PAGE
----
Gougéres

A last while-I’m-out-of-the-country guest post, this one from Hillary, who got me to start blogging in the first place. Thanks once again, Hillary!

I think my parents started learning to cook in earnest in the mid-1980s, when they were broke and newly married college students. My mom liked baked goods, and my dad liked the French food he’d grown up on, but neither of them had any money to buy that sort of thing pre-made. And so they set to work with a few basic cookbooks and all the PBS cooking shows they could watch. My father was notorious for “babysitting” me while flipping back and forth between The Frugal Gourmet and He-Man.

This recipe for gougéres (pronounced “goo-ZHAIR”) comes from those days. I asked my mother if it came from Good Housekeeping and she snorted and said something along the lines of “Yeah, in 1983.” Like a lot of recipes from the ‘80s, it’s theoretically French. Also like a lot of recipes from that time, I’m not totally sure that a French person would recognize it. It has Cheddar, for one thing, and even though it’s supposed to be a variation on a choux pastry, I don’t think I’ve ever really seen these puff like choux should. (This is clearly the fault of the recipe, because Robin Eason can make an eclair rise like nobody’s business.) (Robin Eason is my mom.)

But here’s the thing: none of that matters. These are delicious and easy; they were Mom’s go-to whenever someone needed a baked good on short notice (this is probably why Corinne and I are friends, because she understands that this happens more often than you might expect). [eds. note: Yes. Very yes.] You almost definitely have all of the ingredients you need. Technically, yes, they’re best right out of the oven, but I promise you that you can eat them at room temperature or even cold and you’ll find them just fine. And they’re great as a portable snack – they travel well and have more protein than a straight carb snack like a roll. As a matter of fact, one of the reasons I chose to make these is because I have an early train tomorrow and I’m going to need breakfast. The other reason is that I didn’t have much time or the ingredients for anything else. The recipe may be from 1983, but some things never change.

So here’s how we do this:

Start by preparing half a package of your preferred bacon. You can fry it if you like, but I really cannot encourage you enough to try it in the oven – it’s a million times less messy and doesn’t make your kitchen smell like bacon for three days. I actually put some brown sugar on it to see if it would improve the gougére overall, but it wasn’t really noticeable, so I wouldn’t bother. If you choose to bake it, use a foil-covered pan and put the oven at 375 degrees or so. Start checking on it after ten minutes.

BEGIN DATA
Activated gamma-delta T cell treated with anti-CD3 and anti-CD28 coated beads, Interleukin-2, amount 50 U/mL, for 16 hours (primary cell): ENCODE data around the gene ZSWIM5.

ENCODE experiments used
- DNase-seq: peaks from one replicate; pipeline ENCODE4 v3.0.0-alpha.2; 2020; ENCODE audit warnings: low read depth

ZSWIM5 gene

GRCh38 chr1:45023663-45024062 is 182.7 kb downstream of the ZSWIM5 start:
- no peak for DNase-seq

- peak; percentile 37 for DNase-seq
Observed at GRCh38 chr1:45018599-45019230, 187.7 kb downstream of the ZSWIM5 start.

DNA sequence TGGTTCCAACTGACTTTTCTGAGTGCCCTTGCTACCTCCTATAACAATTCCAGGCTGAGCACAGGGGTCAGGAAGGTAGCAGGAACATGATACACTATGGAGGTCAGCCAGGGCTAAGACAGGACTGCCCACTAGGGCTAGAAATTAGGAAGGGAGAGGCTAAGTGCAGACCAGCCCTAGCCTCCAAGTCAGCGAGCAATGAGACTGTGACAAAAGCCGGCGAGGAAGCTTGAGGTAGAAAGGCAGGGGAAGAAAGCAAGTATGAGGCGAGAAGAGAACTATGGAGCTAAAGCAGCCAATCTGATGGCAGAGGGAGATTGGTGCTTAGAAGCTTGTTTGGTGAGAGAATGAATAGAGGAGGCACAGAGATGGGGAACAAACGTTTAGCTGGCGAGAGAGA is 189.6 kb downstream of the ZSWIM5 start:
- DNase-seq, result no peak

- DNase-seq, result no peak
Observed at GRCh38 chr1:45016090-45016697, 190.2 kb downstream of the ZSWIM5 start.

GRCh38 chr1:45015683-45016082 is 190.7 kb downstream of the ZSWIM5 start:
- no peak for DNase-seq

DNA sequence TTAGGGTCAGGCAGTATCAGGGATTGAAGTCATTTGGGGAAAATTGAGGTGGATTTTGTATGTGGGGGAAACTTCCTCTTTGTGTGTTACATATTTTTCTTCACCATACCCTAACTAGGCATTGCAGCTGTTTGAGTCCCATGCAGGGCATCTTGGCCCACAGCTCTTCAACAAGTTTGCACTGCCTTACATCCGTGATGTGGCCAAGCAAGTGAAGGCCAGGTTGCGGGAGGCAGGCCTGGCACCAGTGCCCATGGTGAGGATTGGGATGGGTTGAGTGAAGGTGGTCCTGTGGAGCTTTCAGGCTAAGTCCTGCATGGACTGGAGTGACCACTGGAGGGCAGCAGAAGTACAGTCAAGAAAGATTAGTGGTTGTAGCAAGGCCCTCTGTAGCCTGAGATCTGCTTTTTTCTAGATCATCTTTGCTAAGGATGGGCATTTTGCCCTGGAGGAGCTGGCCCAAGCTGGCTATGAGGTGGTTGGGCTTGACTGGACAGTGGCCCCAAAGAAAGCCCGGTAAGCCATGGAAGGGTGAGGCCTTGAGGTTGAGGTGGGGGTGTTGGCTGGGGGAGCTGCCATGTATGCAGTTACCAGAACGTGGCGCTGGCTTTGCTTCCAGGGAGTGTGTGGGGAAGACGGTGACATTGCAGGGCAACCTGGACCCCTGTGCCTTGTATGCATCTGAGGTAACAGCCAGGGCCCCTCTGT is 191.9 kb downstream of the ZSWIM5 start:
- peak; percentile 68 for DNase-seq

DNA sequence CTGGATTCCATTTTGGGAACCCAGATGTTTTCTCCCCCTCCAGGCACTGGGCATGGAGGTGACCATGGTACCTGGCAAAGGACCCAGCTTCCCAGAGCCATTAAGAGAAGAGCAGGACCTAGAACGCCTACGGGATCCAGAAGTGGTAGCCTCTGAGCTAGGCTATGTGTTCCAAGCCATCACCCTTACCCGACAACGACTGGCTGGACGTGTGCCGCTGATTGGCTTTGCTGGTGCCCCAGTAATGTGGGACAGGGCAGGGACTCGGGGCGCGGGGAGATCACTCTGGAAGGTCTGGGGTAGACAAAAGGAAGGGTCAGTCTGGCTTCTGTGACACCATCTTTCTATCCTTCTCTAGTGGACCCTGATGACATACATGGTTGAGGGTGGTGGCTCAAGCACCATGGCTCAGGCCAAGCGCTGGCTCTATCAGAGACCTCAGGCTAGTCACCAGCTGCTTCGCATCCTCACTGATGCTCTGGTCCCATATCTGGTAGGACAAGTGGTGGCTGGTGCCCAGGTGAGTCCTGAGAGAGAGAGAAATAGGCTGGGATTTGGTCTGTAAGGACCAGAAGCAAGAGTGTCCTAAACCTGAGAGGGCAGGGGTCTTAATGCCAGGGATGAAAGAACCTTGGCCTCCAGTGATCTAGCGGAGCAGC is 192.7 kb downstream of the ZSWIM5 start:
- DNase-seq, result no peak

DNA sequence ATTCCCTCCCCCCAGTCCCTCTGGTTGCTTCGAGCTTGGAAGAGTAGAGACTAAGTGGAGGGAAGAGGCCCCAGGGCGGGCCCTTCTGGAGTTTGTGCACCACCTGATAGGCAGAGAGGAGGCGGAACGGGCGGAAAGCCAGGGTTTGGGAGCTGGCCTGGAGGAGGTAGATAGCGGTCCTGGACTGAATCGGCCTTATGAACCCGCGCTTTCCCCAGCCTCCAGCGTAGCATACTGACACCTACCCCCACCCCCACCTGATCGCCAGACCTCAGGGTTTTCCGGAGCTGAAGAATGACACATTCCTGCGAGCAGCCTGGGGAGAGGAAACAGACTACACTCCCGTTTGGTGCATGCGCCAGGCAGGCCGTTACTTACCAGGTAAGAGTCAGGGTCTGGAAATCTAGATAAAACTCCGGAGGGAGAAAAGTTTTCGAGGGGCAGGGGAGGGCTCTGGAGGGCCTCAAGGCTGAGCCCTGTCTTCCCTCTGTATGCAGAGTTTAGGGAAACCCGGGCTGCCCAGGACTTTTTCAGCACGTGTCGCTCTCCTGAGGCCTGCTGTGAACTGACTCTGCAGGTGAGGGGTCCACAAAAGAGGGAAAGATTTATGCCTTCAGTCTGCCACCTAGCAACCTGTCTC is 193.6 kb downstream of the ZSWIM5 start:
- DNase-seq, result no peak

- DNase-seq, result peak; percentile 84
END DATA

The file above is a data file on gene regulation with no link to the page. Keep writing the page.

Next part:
Please note that your preferred bacon is not turkey bacon. If you don’t have real bacon, use ham. If you don’t eat pork, leave it out.

IMG_6935Next, grate about a cup of Cheddar – it’s not used for a few steps, but you’ll want to get everything put together pretty quickly, so it’s good to have it prepared. This is not the place for some sort of cloth-bound raw milk business, as it’s going to be mixed with a lot of other ingredients and the subtleties would be lost; however, you are using a lot of it, so this is also not the place for your taco shreds. A sharp or extra-sharp Cracker Barrel or Cabot would be perfect, and the former is what I used.

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When the bacon’s in the oven and the cheese is shredded, combine a cup of water and a stick of salted butter in a pan and turn the heat to medium-high. Cook it until the butter is melted and the water has boiled – it won’t take too long.

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Once that’s melted, turn off the heat, let it cool for a minute, and then add 1¼ cup flour and ½ teaspoon dry mustard. If you don’t have dry mustard, you can substitute about a teaspoon of Dijon or brown mustard. (I can’t make any promises about yellow.) Stir it with a wooden spoon until the mixture forms a ball and leaves the sides of the pan – don’t use beaters for this, mostly because the liquid is still pretty hot. It’s hard to stir but doesn’t take long.